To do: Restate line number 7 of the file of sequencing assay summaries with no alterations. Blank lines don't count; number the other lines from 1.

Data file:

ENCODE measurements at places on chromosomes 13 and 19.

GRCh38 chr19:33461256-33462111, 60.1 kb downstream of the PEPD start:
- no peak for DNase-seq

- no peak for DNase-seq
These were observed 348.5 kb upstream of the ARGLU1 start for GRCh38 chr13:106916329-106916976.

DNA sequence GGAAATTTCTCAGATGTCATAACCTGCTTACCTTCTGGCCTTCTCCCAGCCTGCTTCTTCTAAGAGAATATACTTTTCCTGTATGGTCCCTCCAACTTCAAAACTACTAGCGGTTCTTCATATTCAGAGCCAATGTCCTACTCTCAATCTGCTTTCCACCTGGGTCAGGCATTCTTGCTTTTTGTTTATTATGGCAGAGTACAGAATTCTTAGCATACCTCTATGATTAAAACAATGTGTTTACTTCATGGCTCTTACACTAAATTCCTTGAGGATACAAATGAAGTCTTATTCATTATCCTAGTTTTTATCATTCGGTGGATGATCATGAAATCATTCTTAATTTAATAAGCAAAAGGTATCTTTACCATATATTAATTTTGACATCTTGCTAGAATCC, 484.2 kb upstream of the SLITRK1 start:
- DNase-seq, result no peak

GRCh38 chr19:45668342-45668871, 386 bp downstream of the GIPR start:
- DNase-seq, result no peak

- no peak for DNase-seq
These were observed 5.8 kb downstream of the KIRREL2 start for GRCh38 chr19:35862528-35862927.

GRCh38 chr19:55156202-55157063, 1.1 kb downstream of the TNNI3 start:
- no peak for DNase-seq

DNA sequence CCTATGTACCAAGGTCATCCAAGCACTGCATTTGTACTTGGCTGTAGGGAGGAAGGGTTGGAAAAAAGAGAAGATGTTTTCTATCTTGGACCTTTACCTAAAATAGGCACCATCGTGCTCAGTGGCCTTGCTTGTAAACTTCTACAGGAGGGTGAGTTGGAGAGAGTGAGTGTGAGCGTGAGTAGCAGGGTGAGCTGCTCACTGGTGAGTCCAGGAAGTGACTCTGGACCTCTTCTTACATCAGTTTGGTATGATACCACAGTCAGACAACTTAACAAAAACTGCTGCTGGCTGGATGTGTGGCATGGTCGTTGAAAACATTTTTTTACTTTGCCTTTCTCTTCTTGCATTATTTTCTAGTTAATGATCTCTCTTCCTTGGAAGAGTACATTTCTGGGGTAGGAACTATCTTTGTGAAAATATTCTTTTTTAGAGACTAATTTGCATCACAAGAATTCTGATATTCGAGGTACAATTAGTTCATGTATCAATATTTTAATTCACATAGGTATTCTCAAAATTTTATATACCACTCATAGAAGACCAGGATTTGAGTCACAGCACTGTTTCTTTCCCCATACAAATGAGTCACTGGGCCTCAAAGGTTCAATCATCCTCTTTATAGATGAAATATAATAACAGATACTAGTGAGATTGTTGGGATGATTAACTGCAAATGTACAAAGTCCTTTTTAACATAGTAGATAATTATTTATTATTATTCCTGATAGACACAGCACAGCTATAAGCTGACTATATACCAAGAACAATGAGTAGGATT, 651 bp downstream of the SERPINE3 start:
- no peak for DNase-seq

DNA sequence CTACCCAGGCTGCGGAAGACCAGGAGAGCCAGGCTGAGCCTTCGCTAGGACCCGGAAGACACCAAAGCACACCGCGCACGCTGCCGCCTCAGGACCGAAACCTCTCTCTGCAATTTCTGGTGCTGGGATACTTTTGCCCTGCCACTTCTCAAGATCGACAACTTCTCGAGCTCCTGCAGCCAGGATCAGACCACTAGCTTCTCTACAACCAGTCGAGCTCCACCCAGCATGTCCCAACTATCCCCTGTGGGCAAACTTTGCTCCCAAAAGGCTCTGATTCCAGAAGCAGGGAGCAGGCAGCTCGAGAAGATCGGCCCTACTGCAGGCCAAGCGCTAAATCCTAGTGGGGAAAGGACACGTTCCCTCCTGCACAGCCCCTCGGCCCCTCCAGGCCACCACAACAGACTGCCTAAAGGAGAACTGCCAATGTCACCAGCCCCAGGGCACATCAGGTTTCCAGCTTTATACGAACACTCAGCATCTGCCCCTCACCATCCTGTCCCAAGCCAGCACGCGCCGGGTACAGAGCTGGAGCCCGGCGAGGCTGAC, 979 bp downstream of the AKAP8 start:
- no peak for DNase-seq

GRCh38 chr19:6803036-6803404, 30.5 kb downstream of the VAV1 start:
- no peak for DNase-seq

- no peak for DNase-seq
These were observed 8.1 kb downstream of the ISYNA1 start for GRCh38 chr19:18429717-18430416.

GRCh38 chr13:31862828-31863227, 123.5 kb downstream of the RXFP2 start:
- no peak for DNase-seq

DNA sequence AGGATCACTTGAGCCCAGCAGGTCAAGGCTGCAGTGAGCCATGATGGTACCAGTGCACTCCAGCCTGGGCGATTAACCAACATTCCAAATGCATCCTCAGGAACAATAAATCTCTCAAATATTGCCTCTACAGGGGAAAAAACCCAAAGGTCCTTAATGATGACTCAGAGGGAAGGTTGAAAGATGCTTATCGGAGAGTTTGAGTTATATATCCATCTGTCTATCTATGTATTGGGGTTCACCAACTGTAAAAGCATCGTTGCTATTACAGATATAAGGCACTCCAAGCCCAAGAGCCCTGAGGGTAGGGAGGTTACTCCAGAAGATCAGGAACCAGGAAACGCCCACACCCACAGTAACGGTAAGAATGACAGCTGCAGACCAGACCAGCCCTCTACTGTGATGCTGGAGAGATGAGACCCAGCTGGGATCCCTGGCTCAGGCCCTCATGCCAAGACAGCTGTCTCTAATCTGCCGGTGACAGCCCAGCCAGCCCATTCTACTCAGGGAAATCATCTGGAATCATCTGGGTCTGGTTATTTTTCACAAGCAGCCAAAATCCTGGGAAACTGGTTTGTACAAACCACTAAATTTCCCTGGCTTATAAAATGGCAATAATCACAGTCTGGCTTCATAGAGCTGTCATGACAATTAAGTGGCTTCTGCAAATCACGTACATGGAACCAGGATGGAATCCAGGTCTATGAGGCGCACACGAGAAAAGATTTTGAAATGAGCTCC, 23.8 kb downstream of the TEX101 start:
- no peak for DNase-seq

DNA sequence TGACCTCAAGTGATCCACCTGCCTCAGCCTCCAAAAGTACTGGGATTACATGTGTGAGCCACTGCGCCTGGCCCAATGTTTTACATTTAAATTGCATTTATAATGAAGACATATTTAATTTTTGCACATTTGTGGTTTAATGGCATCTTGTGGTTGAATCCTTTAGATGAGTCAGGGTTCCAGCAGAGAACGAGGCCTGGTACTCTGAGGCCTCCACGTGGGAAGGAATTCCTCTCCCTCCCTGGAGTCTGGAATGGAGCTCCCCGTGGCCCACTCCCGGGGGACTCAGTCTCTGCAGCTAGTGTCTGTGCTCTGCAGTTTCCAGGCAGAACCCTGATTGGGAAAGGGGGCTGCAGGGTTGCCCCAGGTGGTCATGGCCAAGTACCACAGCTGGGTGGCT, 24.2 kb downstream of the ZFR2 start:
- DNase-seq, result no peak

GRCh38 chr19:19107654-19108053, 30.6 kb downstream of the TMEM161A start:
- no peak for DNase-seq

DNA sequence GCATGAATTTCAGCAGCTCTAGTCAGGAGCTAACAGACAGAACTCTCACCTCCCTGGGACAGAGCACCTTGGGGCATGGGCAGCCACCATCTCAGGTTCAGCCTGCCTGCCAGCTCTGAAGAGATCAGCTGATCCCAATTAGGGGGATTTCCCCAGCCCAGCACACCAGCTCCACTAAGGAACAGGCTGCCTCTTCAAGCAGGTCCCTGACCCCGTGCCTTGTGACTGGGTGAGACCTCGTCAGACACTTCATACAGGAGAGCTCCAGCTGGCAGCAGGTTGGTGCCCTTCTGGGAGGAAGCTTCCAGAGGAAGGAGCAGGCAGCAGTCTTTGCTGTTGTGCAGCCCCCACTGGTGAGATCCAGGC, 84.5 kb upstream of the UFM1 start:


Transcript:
- DNase-seq, result no peak